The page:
Healthdirect Free Australian health advice you can count on.

Medical problem? Call 1800 022 222. If you need urgent medical help, call triple zero immediately

healthdirect Australia is a free service where you can talk to a nurse or doctor who can help you know what to do.

beginning of content


3-minute read

What is cholesterol?

Cholesterol is a fat-like substance in the body. It is produced by your body and also found in food. While it is needed for good health, too much cholesterol can damage your arteries and increase your risk of heart disease.

Why is cholesterol essential?

Your body needs some cholesterol to work properly. For example, cholesterol is used to build cell walls and produce some hormones.

About three quarters of the cholesterol in your body is produced by your liver; the rest comes from the food you eat.

Cholesterol is carried in the blood by lipoproteins. The main types of lipoproteins are high-density lipoprotein (HDL) and low-density lipoprotein (LDL).

Are you at risk?

Find out if you're at risk of heart disease, type 2 diabetes or kidney disease using our Risk Checker.

HDL cholesterol is known as 'good' cholesterol. This is because HDL helps to remove cholesterol from your arteries by carrying cholesterol back to your liver for disposal.

LDL cholesterol is known as 'bad' cholesterol. This is because LDL leaves cholesterol in your arteries.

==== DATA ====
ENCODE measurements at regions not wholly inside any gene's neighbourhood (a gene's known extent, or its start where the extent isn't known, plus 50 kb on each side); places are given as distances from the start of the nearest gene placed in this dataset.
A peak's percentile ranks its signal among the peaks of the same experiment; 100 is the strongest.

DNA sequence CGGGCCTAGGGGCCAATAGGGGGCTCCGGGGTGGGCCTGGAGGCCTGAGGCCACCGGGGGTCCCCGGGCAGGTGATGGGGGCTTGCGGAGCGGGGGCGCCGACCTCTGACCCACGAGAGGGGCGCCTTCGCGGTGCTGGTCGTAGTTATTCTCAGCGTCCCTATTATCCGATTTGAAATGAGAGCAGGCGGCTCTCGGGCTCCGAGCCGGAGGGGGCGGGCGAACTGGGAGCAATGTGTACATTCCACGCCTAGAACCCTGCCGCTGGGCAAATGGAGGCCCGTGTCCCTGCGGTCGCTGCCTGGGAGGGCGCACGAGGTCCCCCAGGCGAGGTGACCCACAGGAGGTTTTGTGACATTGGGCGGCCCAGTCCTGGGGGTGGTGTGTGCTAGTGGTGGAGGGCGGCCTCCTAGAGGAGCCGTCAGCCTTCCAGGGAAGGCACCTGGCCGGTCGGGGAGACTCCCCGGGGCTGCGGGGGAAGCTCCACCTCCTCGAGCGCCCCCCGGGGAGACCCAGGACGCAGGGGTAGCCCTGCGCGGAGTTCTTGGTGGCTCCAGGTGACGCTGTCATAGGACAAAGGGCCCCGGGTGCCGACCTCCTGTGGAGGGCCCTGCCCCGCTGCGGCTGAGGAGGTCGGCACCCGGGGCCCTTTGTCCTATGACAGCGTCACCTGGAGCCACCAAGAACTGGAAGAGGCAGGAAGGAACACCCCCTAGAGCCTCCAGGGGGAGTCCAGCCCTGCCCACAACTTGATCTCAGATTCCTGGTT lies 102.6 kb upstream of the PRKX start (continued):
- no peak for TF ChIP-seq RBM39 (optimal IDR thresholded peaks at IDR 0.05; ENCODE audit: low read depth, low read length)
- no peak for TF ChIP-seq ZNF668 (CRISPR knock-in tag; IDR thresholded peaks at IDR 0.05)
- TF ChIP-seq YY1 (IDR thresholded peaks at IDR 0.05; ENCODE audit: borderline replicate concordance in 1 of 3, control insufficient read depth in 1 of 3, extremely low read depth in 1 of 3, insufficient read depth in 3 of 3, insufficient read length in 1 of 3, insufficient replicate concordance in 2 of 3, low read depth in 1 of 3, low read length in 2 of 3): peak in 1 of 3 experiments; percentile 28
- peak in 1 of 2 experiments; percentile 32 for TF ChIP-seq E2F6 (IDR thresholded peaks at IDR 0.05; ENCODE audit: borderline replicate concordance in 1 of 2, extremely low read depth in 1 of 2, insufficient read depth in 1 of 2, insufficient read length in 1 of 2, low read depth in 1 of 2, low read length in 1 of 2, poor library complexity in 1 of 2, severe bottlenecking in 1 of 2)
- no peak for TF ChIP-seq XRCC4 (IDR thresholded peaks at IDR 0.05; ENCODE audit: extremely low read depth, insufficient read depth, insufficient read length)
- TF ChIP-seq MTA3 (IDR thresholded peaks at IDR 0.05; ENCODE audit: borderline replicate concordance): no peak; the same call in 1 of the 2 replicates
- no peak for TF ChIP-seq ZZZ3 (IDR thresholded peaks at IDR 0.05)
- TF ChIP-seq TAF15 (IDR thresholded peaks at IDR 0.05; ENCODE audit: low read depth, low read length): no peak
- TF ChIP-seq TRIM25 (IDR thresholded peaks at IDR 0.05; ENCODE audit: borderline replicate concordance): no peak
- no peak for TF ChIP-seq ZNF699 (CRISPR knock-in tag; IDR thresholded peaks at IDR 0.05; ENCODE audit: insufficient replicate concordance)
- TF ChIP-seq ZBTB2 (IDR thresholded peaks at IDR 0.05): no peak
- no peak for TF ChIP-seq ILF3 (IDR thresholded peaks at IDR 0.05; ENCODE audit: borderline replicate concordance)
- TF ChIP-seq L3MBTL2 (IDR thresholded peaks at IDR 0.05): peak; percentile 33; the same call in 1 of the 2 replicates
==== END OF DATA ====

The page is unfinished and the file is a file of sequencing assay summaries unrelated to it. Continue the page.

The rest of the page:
The total cholesterol test is a blood test that measures both HDL and LDL cholesterol. Your doctor may test your cholesterol level to help find out your risk of heart disease or stroke. Other risk factors such as high blood pressure, obesity, type 2 diabetes and smoking also need to be considered.

Triglycerides are a type of fat in your blood that can also increase your risk of heart disease.

Triglycerides are usually tested along with cholesterol when you have a cholesterol blood test. The tests for total cholesterol, HDL cholesterol, LDL cholesterol and triglycerides are known as a lipid profile.

Why is high cholesterol bad for health?

Although some cholesterol is needed for your body to function, too much cholesterol can lead to health problems. The extra LDL-cholesterol builds up in the walls of the arteries, forming plaques. Plaques can block your arteries, making it harder for blood to flow through.

illustration of a blocked artery
Excess cholesterol in the blood can stick to the walls of your arteries. This is called plaque and can narrow or block arteries completely.

Lowering cholesterol and maintaining good health

If your cholesterol level is high, there are a number of things you do to lower your cholesterol level.

You can reduce the amount of saturated fat in your food and have a healthy diet. Foods high in saturated fat include:

  • cakes and biscuits
  • fatty cuts of meat
  • butter and full-fat dairy products
  • foods containing coconut or palm oil

Having a high-fibre diet and eating foods enriched with plant sterols can also help to lower your cholesterol level.

If you are not physically active, increasing your physical activity can help to reduce your cholesterol level. Increasing physical activity combined with healthy eating can also help you lose weight if you are overweight and improve your heart health.